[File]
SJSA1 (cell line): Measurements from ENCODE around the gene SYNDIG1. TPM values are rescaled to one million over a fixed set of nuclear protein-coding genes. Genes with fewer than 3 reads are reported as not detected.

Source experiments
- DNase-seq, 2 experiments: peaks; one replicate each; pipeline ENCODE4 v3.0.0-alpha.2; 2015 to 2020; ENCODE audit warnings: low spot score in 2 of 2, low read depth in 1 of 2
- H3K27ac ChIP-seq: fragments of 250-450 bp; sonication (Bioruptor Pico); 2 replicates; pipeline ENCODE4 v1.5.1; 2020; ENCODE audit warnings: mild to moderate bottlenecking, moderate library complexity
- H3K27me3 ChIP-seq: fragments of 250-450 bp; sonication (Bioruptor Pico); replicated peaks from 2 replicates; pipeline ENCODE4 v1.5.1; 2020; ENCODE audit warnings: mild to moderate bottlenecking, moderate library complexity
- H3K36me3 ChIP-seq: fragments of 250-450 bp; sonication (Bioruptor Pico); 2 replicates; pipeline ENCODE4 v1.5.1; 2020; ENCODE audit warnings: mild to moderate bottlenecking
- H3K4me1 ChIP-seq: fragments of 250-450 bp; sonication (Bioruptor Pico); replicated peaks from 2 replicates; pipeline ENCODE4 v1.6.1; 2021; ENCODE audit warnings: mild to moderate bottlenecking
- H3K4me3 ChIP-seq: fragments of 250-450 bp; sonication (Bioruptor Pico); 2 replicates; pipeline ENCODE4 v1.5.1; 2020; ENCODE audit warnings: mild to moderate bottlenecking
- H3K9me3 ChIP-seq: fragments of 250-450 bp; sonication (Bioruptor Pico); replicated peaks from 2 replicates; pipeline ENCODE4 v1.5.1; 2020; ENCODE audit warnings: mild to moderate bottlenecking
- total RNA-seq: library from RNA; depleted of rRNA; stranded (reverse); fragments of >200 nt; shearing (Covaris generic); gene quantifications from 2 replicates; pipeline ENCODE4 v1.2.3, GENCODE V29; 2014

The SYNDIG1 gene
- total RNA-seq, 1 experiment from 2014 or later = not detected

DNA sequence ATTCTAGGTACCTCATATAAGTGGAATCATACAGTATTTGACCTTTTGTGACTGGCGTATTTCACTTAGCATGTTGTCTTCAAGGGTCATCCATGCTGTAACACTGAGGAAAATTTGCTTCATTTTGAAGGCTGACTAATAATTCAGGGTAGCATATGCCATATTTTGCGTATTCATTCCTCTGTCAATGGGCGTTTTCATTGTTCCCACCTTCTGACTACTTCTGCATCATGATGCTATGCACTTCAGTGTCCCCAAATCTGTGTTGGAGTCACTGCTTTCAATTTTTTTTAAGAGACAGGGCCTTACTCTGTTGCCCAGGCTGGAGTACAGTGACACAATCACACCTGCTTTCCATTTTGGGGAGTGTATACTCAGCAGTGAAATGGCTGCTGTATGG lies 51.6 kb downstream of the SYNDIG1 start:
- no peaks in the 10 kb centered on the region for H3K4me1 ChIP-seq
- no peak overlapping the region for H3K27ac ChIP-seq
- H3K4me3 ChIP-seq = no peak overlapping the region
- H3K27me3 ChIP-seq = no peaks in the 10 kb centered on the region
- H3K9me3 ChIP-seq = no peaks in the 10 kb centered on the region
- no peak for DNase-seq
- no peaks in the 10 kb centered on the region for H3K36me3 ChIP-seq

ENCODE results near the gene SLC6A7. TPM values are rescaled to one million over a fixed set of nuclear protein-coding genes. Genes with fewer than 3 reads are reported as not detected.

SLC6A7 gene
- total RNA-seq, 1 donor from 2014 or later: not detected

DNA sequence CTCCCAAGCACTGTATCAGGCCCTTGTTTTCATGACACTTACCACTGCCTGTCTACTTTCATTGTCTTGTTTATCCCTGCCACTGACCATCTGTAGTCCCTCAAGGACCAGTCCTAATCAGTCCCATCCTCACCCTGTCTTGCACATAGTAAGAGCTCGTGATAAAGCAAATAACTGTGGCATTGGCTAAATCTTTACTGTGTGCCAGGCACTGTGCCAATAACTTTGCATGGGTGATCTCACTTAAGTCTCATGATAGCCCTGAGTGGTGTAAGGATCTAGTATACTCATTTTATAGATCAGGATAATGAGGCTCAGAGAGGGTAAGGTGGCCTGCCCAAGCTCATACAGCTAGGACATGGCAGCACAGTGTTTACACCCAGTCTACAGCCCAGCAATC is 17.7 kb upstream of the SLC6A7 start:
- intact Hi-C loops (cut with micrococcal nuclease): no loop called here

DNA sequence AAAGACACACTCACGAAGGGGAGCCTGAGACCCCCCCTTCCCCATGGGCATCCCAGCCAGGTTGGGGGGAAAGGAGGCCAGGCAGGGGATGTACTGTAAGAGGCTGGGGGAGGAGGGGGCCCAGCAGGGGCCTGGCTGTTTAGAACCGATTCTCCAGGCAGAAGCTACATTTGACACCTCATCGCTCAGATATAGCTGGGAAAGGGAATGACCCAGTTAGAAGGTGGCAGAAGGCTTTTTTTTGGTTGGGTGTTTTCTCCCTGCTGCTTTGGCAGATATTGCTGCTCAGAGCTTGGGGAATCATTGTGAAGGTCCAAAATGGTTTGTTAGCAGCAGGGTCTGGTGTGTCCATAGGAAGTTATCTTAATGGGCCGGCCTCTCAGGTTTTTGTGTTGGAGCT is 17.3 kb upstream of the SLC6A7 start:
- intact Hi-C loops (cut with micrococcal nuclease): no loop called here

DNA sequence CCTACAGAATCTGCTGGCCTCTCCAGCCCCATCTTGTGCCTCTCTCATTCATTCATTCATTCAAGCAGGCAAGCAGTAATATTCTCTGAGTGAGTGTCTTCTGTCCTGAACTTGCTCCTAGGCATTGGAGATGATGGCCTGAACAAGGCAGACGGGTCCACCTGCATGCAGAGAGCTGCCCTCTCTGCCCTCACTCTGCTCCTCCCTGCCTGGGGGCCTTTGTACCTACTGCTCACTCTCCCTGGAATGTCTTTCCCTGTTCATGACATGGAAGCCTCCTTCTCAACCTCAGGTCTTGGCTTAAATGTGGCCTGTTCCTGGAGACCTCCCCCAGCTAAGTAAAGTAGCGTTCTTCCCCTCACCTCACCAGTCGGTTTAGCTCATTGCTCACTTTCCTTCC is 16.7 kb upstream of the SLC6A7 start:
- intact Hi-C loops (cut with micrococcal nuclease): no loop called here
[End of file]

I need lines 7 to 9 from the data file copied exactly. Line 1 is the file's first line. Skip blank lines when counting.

- H3K4me1 ChIP-seq: fragments of 250-450 bp; sonication (Bioruptor Pico); replicated peaks from 2 replicates; pipeline ENCODE4 v1.6.1; 2021; ENCODE audit warnings: mild to moderate bottlenecking
- H3K4me3 ChIP-seq: fragments of 250-450 bp; sonication (Bioruptor Pico); 2 replicates; pipeline ENCODE4 v1.5.1; 2020; ENCODE audit warnings: mild to moderate bottlenecking
- H3K9me3 ChIP-seq: fragments of 250-450 bp; sonication (Bioruptor Pico); replicated peaks from 2 replicates; pipeline ENCODE4 v1.5.1; 2020; ENCODE audit warnings: mild to moderate bottlenecking